ebook, 300 pages.
Read from March 10 to 21, 2015.
I’m not normally a big science fiction fan but this book kept bombarding my Goodreads newsfeed so I figured I’d give it a try. This book absolutely exploded the year it was released and it is now being made into a big Hollywood movie which is expected to be released November 2015. Relatively unknown before the publication of this book, the author Andy Weir, is the son of a particle physicist and was caught up in the world of science fiction at a young age. He studied computer science, though he apparently didn’t graduate, not that it stopped him from him from working as a programmer and at some pretty big name companies like AOL and Blizzard. He actually worked on Warcraft 2 which I think is pretty awesome! I love that game. I’m tell you all this because it’s relevant to the content of this book as only someone with this kind of background could write a novel like this. This book is so hugely appealing because of the effort that Weir takes to make it realistic. This not only displays Weir’s intelligence but also his talent, as he manages to add some pretty technical aspects to this novel but it never loses its readability. It’s apparent that Weir enjoys puzzles and problems and his enjoyment comes through his words in this book.
Mark Watney is one of the first astronauts to land on Mars and with the way things are going he may the be the first to die there. Mark is a very funny, witty, intelligent and remarkably resourceful person. Apparently NASA selected him for the this mission for his optimism and sense of humor as, psychologically, it’s a good mix to have while being in space for years. Mark heads out to Mars with his team of other remarkably brilliant people to Mars to do a routine mission. However when a bad wind storm picks up Mark is thrown away from his team and his suit is pierced and the equipment in it malfunctions. His poor team, thinking, and for good reason, that he is dead pack up their stuff and head back on the almost year long trip back to Earth. The book opens with Mark’s first realization that he his trapped on Mars with no way of communicating back to Earth that he is alive. NASA does eventually figure out that Mark is alive but the trouble is the publicity that this scenario has created back on Earth and the real dilemma of trying to rescue him before he runs out of food.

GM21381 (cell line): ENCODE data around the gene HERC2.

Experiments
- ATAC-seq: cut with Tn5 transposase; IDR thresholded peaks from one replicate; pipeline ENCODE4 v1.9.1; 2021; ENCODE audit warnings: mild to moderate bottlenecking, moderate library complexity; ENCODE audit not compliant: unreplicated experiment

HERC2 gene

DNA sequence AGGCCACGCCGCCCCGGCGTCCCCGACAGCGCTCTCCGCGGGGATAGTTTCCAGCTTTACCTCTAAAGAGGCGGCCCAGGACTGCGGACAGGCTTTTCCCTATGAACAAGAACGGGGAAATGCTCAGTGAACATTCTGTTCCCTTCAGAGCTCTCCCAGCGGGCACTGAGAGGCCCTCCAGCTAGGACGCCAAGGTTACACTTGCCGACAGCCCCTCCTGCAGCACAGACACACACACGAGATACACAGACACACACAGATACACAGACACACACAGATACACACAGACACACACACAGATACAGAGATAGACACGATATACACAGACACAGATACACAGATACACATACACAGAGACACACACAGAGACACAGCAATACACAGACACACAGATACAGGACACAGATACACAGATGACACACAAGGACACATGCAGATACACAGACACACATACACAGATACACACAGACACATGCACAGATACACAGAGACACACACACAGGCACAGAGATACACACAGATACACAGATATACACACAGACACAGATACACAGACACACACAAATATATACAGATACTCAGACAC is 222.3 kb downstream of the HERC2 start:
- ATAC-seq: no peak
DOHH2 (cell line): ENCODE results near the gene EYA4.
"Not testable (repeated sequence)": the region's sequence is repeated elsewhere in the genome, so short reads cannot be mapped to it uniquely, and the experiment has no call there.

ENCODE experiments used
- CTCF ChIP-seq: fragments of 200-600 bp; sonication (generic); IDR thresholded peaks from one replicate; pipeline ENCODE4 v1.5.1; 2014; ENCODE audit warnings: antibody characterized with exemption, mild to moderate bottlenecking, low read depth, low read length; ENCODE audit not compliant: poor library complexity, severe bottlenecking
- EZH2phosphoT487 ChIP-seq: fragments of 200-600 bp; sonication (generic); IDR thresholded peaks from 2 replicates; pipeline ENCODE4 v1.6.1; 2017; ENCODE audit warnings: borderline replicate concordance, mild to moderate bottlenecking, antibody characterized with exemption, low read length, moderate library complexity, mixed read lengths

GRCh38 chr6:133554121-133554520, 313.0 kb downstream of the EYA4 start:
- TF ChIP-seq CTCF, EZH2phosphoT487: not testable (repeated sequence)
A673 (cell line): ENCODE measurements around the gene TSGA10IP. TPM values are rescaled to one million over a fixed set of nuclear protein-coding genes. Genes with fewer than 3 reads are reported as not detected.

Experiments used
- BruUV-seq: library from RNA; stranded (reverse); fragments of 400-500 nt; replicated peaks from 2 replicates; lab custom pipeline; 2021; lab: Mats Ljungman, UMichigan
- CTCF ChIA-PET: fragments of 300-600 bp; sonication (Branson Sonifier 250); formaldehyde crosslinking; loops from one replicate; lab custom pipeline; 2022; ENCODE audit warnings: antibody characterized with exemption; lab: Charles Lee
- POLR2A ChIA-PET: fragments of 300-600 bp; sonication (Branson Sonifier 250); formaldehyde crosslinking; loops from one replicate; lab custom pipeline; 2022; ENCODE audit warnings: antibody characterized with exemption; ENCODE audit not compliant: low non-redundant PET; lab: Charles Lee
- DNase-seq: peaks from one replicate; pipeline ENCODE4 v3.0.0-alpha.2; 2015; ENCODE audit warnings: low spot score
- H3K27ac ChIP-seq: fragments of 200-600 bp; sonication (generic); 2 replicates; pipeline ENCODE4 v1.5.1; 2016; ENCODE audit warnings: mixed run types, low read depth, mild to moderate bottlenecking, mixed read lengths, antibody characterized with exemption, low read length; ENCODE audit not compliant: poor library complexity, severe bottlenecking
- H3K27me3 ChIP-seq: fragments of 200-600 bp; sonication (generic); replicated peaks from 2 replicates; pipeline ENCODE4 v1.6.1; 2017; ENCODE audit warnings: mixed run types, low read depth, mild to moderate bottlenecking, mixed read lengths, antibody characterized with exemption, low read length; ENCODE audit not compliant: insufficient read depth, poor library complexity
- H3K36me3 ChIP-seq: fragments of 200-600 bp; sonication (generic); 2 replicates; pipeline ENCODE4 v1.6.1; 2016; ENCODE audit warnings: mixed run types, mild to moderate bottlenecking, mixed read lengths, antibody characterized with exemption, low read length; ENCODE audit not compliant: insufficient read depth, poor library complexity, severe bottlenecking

Where the book gets technical is with Mark’s brainstorming and problem solving. I’m no genius so I haven no idea how plausible the scenarios in the book are but they sure seem like they could be, so that’s a mission accomplished in my books. The situations and feats that Mark accomplishes to save his own skin on Mars is truly remarkable. As a reader, you’re anxiously awaiting to see how Mark solves his next trial in order to keep himself alive. What makes this book even better is that the chapters are written as a space log. Mark is recording his events on Mars to have some sort of documentation of what happens to him while he is on Mars, and not only are they remarkable but some of them are down right hilarious. He is so frank and honest in the logs because he doesn’t think that anyone will ever get a chance to listen to them. From cursing and despair, to commentary on the terrible entertainment his crew members left behind, Mark is a character I would love to meet and would definitely love to read more of. I’m anxious to see the movie now.
You don’t need to be a science fiction lover to enjoy this novel, but it never hurts to bring out your inner nerd.
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